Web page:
In that particular case you’ll likely need to use the ad network’s API. Google AdWords has an API and a simpler AdWords Scripts that allows you to run custom tasks on Google’s servers instead of having to host and maintain it yourself. However, if you’re looking to repeat the similar action on other platforms such as Facebook, you might be better off using the API integration to centralize the operation and maintenance.
Sometimes the simplest method is the best
Instead of fully automating
More examples of marketing automation
The sky’s the limit when it comes to what can be done with automation. Here are a few more examples:
- Weather-dependent products, such as umbrellas could have their bids increased when it’s raining in different areas and decreased when it’s not
- Automatically posting new products in your e-commerce platform on social media platforms. Let’s say it takes 10 minutes per social media platform per new product. That’s a decent amount of extra time
- Attire for specific occasions, such as Hawaiian shirts, can utilize other public event APIs like Facebook’s Graph API or Eventbrite’s API to routinely search for events matching keywords like “hawaiian” or “luau”. Automatically create search and display ads for a radius around the event’s location and stop the ads when the event is finished.
- Stay on top of things and remain agile by having a simple aggregate report of different PPC channels emailed to you. Avoid having to manually log in and navigate each network and without having to task someone to manually create a report.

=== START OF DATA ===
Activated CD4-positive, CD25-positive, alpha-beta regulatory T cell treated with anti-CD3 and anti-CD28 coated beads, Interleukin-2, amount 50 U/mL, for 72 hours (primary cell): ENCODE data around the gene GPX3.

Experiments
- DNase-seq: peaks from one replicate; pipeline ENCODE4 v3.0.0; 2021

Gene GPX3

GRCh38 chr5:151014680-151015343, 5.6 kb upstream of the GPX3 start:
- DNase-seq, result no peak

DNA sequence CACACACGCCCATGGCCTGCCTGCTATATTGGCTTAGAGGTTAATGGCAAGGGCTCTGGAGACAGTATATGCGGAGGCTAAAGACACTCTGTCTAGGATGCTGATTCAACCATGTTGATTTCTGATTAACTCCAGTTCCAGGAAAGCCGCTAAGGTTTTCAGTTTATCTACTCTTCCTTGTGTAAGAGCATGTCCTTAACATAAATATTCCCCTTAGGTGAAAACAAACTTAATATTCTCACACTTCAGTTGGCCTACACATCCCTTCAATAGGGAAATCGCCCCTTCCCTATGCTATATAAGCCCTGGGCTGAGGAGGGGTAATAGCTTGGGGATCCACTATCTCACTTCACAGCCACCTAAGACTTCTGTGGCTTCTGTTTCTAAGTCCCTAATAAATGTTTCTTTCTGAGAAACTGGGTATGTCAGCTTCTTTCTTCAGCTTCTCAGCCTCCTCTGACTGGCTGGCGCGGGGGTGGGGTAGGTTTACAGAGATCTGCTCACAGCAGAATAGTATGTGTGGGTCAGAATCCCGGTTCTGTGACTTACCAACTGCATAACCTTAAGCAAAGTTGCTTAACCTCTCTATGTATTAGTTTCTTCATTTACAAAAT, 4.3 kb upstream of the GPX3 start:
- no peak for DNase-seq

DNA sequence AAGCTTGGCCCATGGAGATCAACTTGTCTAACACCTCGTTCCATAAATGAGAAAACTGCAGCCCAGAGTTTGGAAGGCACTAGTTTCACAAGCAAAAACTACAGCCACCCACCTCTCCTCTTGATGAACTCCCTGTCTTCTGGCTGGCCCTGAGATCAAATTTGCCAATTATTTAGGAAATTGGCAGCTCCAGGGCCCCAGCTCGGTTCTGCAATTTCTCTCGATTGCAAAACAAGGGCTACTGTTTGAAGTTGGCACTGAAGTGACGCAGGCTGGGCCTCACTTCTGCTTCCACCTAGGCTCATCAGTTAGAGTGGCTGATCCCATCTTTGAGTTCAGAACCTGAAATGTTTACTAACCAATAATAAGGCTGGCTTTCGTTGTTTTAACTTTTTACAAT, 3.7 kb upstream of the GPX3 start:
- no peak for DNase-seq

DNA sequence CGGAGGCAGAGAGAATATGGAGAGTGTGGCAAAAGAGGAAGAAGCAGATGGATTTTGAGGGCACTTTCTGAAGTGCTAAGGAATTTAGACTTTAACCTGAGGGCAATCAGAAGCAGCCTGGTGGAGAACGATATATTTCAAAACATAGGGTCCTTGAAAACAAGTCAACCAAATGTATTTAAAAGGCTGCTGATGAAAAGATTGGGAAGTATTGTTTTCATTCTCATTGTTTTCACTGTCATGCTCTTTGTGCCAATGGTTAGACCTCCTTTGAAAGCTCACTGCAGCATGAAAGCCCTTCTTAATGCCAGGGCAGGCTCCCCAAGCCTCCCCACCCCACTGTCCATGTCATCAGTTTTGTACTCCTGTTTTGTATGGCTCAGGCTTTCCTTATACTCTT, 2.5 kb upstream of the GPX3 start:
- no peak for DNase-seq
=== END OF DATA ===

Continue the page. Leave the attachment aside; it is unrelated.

- Some B2B companies might have sub-groups of customers they sell to like they’re B2C. You can automatically create a private Facebook Group when a new sub-group is created and invite those customers to join. When new products are added for that sub-group automatically post an update in the private Facebook Group. Exclusivity can have a significant role in marketing.
- If using other offline marketing and advertising, compile a standardized schedule and automate online advertising to work in tandem with offline. This reduces overhead and also human-error from manually managing and keeping online campaigns in sync.
- Utilize USPS API to automatically send a sales lead a mailer creative that thanks them for their interest. Combine that with a service that hand writes letters to produce the thank you note. Physical mail can be much more persistent in exposure than an email.
Start small: Build to assist then incrementally automate to replace
To some allowing a system to automatically run ads might feel daunting due to the potential to run up advertising spend in unforeseen ways. A middle ground approach could be instead to have the system assist the marketing team by automatically creating ads, targeting, etc. that the marketing team then manually enables or disables the generated ads.
Instead of taking action automation can help ensure that existing teams don’t miss certain areas that should be paid attention to. Automation doesn’t have to be fully autonomous but can still increase agility by being assistive. However, once that task becomes routine with enough experience consider allowing that task to be completely automated. Repeat for each task and eventually a majority of it is now automated.
We at Endertech have integrated with numerous APIs, including Google AdWords API, as well as proposing numerous ideas to our clients to assist with automation and reduce overhead. Contact us and let us propose an idea that could take your business to a new level with automation.